Dean Hewitson captures the essence of history and the magic in old vines and bottles it. His passion for wine is undeniable and his desire to share this passion is even greater. This led him to a life in which he creates wine purely for the enjoyment of others. Rather than purchasing vineyards, Hewitson made the savvy business decision to create long term associations with a network of established growers, allowing him to seek out the varietals he desired.
Dean Hewitson has been indeed very fortunate to be tutored by some of the best wine makers and wine scientists in the world. Having completed his degree at Roseworthy, he worked at one of Australia's best wineries, visited some of the world's best wineries experiencing fifteen vintages worldwide, and spent two years at UC Davis, California, where he completed his Masters. Through all of this, to be guided through wine evaluations and wine making techniques of the great wines by the masters themselves has certainly been a privilege and a wonderful opportunity for him. He therefore is able to draw on a very wide spectrum of ideas, practices, philosophies and experiments. These are encapsulated in his wines.
Hunting down the right varieties in the right vineyard in the right region was the next step. Each variety has been selected on the basis of being able to produce a wine of world class that, in particular, the old vineyards of South Australia are able to produce. Geographical isolation and in part a fluke of human non-intervention have preserved pre-phylloxera vineyards that are more closely linked to the original clones from Europe than anywhere on earth. Old vines from stock such as this just don't occur anywhere! With these premium parcels of fruit, Dean Hewitson has built a formidable stable of individually crafted wines, that reflect magnificent quality as well as varietal and regional quintessence.
For almost a decade now Hewitson has worked with a very small vineyard of Tempranillo at Basham’s Beach, located 30km south of McLaren Vale at the southern end of the Mount Lofty Ranges within the Adelaide Super Zone. Situated on the edge of the Fleurieu Peninsula with its strong maritime influence, the Basham's Beach vineyard has ideal climate and soils for growing this variety.
Slightly north of McLaren Vale, the hills surrounding Adelaide were planted to some of South Australia’s very first vineyards in the 1800s. Most of these disappeared as demand shifted to red varieties planted in warmer regions. However, today the cool climate and fertile slopes of the Adelaide Hills are recognized to match perfectly the demands of growing the best Sauvignon Blanc. LuLu Adelaide Hills Sauvignon Blanc demonstrates the perfect harmony with this variety and the terroir of the Adelaide Hills, displaying fresh, Sauvignon characters and crisp acidity.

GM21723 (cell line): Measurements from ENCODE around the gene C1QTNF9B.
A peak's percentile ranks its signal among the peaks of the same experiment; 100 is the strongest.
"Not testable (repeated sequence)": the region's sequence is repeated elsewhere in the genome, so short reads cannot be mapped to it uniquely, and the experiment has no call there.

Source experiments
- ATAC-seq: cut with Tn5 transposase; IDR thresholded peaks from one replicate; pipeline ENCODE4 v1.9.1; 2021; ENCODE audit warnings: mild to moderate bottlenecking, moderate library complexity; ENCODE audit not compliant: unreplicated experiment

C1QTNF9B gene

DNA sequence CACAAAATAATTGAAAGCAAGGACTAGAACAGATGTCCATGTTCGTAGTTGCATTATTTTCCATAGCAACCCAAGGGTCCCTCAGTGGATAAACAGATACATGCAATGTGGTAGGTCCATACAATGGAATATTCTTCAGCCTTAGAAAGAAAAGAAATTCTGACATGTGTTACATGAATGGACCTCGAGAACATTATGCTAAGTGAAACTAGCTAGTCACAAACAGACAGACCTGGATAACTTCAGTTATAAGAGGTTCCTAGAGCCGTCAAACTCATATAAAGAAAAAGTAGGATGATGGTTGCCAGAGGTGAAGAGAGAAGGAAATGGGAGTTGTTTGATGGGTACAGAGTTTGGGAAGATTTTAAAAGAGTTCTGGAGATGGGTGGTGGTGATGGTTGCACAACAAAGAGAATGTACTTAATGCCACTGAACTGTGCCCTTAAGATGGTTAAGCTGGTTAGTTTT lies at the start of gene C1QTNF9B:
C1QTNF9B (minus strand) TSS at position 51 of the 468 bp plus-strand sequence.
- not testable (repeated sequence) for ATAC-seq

In 1853 Friedrich Koch planted his Mourvèdre vineyard in the heart of the Barossa Valley in the area now known as Rowland Flat. Nurtured in deep sand over a bed of limestone the vines flourished. By the 1880s the local vignerons had already acknowledged the vineyard as the Old Garden. To the end of the 19th Century, throughout the 20th Century and now into the 21st Century subsequent generations of Koch’s family have tended these vines in the traditions of the Barossa: bush vines, no irrigation, hand pruned and hand harvested. Today nothing has changed. Old Garden is likely to be the oldest Mourvèdre vineyard in the world.
Dean Hewitson recalls being shut away in a tasting room with Len Evans, evaluating what Evans considered to be the best eight red wines in Australia at the time. As they looked at the different wines, Dean focused on descriptors, while Evans spoke of broader concepts like breeding, structure, power and the background story that gave these wines real context. This changed the way Dean thought about wine and is at the heart of everything Hewitson does today.
Hewitson's Old Garden Mourvèdre perfectly illustrated what Len Evans was talking about - uniquely expressive wines from great old vineyards, the opportunity to do the same with Shiraz was too good to pass up. This opportunity finally came in 2002. The single vineyard between Seaview Ridge and Blewitt Springs in McLaren Vale, cropping at a bit over 2 tonnes an acre has been the core of the L'Oizeau since its inception. The fruit coming off this vineyard consistently delivered what Dean felt to be the true expression of McLaren Vale Shiraz, and in 2002 it was exceptional, so the decision was made to refine and refocus it. The single vineyard flagship wine was born, Hatter is actually the nickname Dean's closest friends have used for years, and as for the Mad, well those who've spent any more than 5 minutes with the man will surely understand.